As the visible absence of clutter signals affluence, it may also signal virtue; the two are, in fact, closely intertwined. In the pages of home and lifestyle magazines like Real Simple and in larger public conversations about consumption these days, there exists a strong moralizing discourse about the merits of moderation, self-regulation, and self-discipline amid endless possibilities for acquisition and accumulation.
organization  collection  things  hoarding  material_culture  materialism  ethics  minimalism 
august 2016 by shannon_mattern
Peter S. Wells - How Ancient Europeans Saw the World: Vision, Patterns, and the Shaping of the Mind in Prehistoric Times. (eBook, Paperback 2015 and Hardcover 2012) - Princeton University Press
The peoples who inhabited Europe during the two millennia before the Roman conquests had established urban centers, large-scale production of goods such as pottery and iron tools, a money economy, and elaborate rituals and ceremonies. Yet as Peter Wells argues here, the visual world of these late prehistoric communities was profoundly different from those of ancient Rome's literate civilization and today's industrialized societies. Drawing on startling new research in neuroscience and cognitive psychology, Wells reconstructs how the peoples of pre-Roman Europe saw the world and their place in it. He sheds new light on how they communicated their thoughts, feelings, and visual perceptions through the everyday tools they shaped, the pottery and metal ornaments they decorated, and the arrangements of objects they made in their ritual places--and how these forms and patterns in turn shaped their experience.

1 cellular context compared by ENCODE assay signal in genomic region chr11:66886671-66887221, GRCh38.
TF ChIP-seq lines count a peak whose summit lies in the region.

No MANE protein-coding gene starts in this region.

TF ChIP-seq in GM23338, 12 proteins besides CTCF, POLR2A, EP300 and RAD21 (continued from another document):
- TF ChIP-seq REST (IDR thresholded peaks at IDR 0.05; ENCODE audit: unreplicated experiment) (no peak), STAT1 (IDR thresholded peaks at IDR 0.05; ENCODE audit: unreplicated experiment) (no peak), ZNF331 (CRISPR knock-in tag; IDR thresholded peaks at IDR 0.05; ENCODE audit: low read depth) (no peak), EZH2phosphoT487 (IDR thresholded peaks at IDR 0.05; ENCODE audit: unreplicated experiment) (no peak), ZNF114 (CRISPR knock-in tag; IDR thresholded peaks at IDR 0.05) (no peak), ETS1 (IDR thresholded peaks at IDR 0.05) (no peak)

How Ancient Europeans Saw the World offers a completely new approach to the study of Bronze Age and Iron Age Europe, and represents a major challenge to existing views about prehistoric cultures. The book demonstrates why we cannot interpret the structures that Europe's pre-Roman inhabitants built in the landscape, the ways they arranged their settlements and burial sites, or the complex patterning of their art on the basis of what these things look like to us. Rather, we must view these objects and visual patterns as they were meant to be seen by the ancient peoples who fashioned them.

Peter S. Wells is professor of anthropology at the University of Minnesota. His many books include Barbarians to Angels: The Dark Ages Reconsidered and The Barbarians Speak: How the Conquered Peoples Shaped Roman Europe (Princeton).